This isn’t the first time we hear that the Galaxy S4 will feature an eye scrolling technology but now it looks like New York Times is confirming its existence.
The technology, which may be called Eye Scroll according to trademark requests from Samsung both in the U.S. and in Europe, would allow Galaxy S4 users to scroll through pages by simply moving their eyes.
Apparently the handset will be able to track the user’s eyes and automatically scroll the page down or up based on their movement. Obviously, Samsung will not confirm the feature just yet, but it looks like a person familiar with the matter did talk about the handset with the NYT:
Samsung’s next big smartphone, to be introduced this month, will have a strong focus on software. A person who has tried the phone, called the Galaxy S IV, described one feature as particularly new and exciting: Eye scrolling.
The phone will track a user’s eyes to determine where to scroll, said a Samsung employee who spoke on condition of anonymity because he was not authorized to speak to the news media. For example, when users read articles and their eyes reach the bottom of the page, the software will automatically scroll down to reveal the next paragraphs of text.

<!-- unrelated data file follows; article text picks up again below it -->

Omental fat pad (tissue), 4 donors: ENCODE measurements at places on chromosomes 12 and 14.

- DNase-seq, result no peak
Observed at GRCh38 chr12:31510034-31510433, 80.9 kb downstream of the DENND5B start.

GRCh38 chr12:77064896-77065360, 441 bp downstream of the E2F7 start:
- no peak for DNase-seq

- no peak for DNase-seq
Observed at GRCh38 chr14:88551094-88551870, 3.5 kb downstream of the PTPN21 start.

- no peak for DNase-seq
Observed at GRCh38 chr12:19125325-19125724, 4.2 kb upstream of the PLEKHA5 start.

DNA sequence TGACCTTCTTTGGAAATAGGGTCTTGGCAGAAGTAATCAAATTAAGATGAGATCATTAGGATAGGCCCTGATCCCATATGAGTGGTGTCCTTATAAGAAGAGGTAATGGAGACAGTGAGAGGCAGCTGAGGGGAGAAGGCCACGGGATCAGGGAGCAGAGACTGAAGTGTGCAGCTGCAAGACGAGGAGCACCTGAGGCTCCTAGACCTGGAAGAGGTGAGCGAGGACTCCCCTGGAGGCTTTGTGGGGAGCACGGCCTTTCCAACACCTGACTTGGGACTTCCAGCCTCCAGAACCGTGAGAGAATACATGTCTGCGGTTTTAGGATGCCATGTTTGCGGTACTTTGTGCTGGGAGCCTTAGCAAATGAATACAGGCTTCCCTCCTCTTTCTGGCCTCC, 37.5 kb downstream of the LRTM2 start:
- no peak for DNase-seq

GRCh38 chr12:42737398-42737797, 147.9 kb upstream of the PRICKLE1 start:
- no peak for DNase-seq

However, the unnamed person did not mention anything about Eye Pause, so we can only assume it’s somewhat related to the whole eye tracking/scrolling thing.
According to the article, Samsung is going big on software features rather than hardware updates for this Galaxy S version, although we’ll have to wait for the phone to become official before we can tell you more details about both its specs and features.
But Samsung did respond to the NYT in an interview, with Samsung’s chief product officer Kevin Packingham saying that hardware isn’t insignificant compared to software and that the Galaxy S4 is “an amazing phone” over all.
While we wait for March 14 to arrive, you can check out our updated Galaxy S4 rumor roundup. And keep following us closely as we’re going to be thoroughly covering the New York event for you.